For me, the presentation showed well that it is possible to move from linear to circular business models, but it also became clear that there are many challenges along the way. The first challenge is to look beyond the linear model – it requires a fundamental shift in thinking, because circular design demands overcoming the dominant industry logic. Another challenge is to remember that having a circular business model is not good enough, it must work also in practice. Based on the experiences from the project, Haatainen emphasizes the importance of the core team: they should have different kind of skills, a lot of can-do attitude, and they must be empowered. Another advise is to start piloting as early as possible in order to get things to move on – endless discussions will not take you anywhere.

Circular economy demands new solutions – Case Omocom

The other speaker of the first webinar was Ola Lowden, a Founder of Omocom, a Swedish digital insurance solution start-up. The story of Omocom began when the founders worked for Swedish government as digital trade experts and they interviewed big insurance companies about their capabilities to answer to the demands of new consumption types of sharing economy. They found out that insurance companies were not able to adapt their offerings to these new requirements. It became clear that moving towards sharing and circular economy requires a new kind of insurance model, which encourages people to share their belongings.

Based on this, Omocom created a digital insurance solution for sharing platforms. Having an insurance is important for sharing platform providers, as it builds trust between people who do not know each other beforehand. Also, even if damages happen, insurance keeps customers satisfied and willing to continue to use the sharing platform. In the solution, Omocom does collaboration with insurance companies who bear the insurance-related risk, while Omocom takes care for example development of software and insurance solutions.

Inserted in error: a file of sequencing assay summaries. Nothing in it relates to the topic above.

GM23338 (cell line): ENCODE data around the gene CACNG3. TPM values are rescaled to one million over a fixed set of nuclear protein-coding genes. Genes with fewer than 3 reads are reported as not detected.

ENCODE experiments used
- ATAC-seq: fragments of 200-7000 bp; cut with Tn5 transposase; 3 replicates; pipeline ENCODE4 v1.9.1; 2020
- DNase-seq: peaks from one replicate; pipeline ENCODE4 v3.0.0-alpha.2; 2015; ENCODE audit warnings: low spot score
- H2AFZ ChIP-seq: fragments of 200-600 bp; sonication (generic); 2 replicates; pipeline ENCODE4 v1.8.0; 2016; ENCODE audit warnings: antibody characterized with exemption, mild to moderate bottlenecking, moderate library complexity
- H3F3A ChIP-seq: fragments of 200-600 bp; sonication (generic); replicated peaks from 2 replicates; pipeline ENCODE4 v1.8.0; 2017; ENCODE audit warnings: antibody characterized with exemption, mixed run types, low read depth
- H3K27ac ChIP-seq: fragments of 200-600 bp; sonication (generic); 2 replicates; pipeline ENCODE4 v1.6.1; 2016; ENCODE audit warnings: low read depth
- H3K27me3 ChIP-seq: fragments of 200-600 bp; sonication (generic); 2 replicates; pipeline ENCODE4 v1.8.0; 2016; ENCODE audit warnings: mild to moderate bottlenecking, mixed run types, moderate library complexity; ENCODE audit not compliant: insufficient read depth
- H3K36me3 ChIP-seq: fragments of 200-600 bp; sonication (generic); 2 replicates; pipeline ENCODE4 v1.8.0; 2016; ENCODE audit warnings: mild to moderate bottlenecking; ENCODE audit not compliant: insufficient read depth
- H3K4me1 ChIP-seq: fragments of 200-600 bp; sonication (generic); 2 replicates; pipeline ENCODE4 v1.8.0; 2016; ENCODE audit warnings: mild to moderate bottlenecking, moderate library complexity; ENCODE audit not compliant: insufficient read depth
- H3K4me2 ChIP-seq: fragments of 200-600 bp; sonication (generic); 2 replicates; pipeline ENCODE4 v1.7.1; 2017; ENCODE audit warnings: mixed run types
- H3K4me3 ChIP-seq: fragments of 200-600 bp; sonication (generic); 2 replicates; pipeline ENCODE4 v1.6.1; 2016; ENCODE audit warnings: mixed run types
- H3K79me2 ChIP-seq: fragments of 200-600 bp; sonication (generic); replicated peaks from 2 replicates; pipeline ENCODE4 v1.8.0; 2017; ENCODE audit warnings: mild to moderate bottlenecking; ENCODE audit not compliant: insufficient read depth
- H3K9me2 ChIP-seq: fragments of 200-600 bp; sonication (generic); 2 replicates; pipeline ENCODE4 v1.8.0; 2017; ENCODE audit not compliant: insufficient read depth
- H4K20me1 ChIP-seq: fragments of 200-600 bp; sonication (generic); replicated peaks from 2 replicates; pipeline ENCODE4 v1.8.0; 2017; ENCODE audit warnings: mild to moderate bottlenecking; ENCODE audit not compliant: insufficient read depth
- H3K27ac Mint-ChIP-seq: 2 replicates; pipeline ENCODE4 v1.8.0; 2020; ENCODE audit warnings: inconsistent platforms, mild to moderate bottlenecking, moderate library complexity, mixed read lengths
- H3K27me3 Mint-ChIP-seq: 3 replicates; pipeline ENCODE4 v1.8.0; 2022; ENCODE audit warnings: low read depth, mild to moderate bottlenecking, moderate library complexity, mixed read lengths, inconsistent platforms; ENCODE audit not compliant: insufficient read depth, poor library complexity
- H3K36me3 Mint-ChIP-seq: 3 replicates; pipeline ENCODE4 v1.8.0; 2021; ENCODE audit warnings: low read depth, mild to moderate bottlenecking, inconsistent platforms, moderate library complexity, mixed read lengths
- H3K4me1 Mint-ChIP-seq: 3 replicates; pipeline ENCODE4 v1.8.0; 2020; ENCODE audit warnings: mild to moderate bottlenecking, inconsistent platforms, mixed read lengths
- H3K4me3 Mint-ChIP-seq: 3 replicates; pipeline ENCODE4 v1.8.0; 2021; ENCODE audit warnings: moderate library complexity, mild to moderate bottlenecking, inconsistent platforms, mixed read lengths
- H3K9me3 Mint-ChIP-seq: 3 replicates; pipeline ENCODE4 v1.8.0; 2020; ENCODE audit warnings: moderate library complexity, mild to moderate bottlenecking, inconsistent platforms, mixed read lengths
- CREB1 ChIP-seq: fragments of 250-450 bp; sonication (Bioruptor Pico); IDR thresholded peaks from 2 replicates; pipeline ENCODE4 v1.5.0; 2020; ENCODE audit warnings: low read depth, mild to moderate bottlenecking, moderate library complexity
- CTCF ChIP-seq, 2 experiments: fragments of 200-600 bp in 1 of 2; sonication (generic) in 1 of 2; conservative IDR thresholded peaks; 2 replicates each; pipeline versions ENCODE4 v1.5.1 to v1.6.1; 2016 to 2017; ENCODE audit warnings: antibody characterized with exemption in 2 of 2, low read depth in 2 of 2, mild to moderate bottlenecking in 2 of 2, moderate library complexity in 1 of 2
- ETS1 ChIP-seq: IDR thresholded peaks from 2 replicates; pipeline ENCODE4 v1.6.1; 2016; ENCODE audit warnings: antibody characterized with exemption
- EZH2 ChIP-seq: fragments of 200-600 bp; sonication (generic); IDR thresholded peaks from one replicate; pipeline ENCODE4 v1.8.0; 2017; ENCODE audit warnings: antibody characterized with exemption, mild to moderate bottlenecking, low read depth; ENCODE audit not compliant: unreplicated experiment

From sharing and circular economy point of view the founders of Omocom found traditional insurance challenging especially for three reasons (Picture 2).

Picture 2. Challenges with traditional insurance and circular economy (Slide from the presentation of Lowden)

The first challenge with traditional insurance is the model, as the focus and responsibility are only on product owner, not on the product user. This kind of model does not encourage people to share their belongings, especially with strangers. The answer from the Omocom solution is to focus also on product user and provide short-term insurances that are suitable for renting and sharing. The second challenge is that insurance companies are highly dependent on data. If they do not have enough data for risk calculations, they are not willing to take the risk. Omocom deals with this challenge by collaborating with sharing platforms, and based on the data that they provide, Omocom has developed their own risk calculation algorithm, which can be used for risk assessment. Third challenge is that some of the services from insurance companies are still analogue, which makes them quite slow and inflexible, and digital solution responses to these challenges as well.